If you have ever thought about studying abroad – do it.
Freshman year at SAU, I looked into the studying abroad pamphlets, but as an athlete and a pretty shy person, I thought, “I could never do this.” And the pamphlets collected in dust.
Fast forward to junior year. I casually mentioned always wanted to try studying abroad to my Mom. Two weeks later, I received a call from my Dad. He suggested if I wanted to do it, I better look into it ASAP. So, I did. Within weeks, I had made a final decision – and with all the International Studies Office’s help, my advisers, and my friends who had abroad experiences, it was an easy decision.
The program I chose was The Education Abroad Network (TEAN) and to go to Australia. My choice of school was based on size, if it was a Catholic university, and if I could get the courses I needed for graduation. The University of Notre Dame Australia in Fremantle, Western Australia, was the perfect fit!
I’ve only been on a plane a handful of times and I was nervous for the 14 hour plane ride from Los Angeles to Sydney, but by the time I got on the Quantas flight, I was so exhausted from traveling all day that I fell asleep easily. The plane ride was long and I got up several times to stretch my legs, but they do well to ensure that you are comfortable.
The International Studies Office and TEAN were amazing at making sure that my parents and I were both comfortable with the trip pre-departure and even now, while I’m abroad. Any questions I had or might have now, are answered in a timely manner.
Arriving in Sydney was a huge culture shock – something I didn’t actually expect, since both the U.S. and Australia are westernized countries. Just a few things that surprised me:
1. It’s winter in Australia – so it’s chilly. And it rains a lot. Not everyone dresses in khaki shorts and thick work boots – in fact, Australians dress up way more than Americans. Shocker when I got to school – nobody wears running shorts and a T-shirt (my typical go-to-class outfit at SAU) to class. Dresses, jeans and cute tops…yeah, my running shorts are temporarily retired for going-to-class material.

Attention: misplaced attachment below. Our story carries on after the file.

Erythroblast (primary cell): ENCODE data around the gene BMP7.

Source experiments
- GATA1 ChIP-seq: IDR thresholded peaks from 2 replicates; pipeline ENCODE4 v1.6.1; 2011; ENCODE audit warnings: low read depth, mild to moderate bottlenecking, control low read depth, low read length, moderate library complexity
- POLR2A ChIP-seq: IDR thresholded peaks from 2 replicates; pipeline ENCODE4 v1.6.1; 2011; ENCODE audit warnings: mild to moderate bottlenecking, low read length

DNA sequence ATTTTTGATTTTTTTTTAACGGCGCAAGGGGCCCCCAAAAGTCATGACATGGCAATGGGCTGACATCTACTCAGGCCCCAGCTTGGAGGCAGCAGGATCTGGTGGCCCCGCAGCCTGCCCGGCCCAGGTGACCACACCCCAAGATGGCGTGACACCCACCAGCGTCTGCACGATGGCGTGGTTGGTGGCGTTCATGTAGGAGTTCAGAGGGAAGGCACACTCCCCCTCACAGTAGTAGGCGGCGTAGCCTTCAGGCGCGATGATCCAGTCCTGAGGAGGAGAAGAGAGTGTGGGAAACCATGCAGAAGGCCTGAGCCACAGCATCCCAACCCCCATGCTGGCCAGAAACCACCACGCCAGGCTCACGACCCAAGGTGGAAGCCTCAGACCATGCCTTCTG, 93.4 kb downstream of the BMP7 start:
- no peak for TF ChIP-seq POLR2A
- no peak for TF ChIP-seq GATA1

2. I actually laughed when I saw a woman wearing UGG boots when there isn’t snow or the possibility of snow or below 60°. And was surprised to see a man wearing some…and then another…and another…You wouldn’t see that in the U.S.!
3. Simple things such as the way we write the date compared to Australians. Take my birthday: In the U.S. it’s 5/10/1991. In Australia? 10/5/1991. I can’t tell you how many times I’ve confused myself writing dates on papers I’ve turned in because of this date confusion! In the U.S., you call your professors “Professor” or “Dr.” but here, it’s common to address your “lecturer” by his or her first name. And, unlike home, there is the “lecture” and then the “tutorial.” Two separate classes for one class!
Honestly, if you’ve ever thought about going abroad to study, do it. You have to take these opportunities when they come at you. I did and I’ve never been happier with making a decision! If you do decide to do so, here’s my advice:
Read up more on where you’re going. Don’t just assume that you know how it’s going to be, just because it’s a westernized culture. And don’t expect to be an expert. I did some reading up on Australia and thought I wouldn’t be surprised by very much. I was very wrong – but, I’m so glad that I was!
If you have any questions about Australia, TEAN, any experiences with the International Studies Office, etc. please e-mail me: MedlandSarahJ@sau.edu.
If you’d like to keep updated with my experiences, here’s my blog!: http://myaustralianexperience.wordpress.com/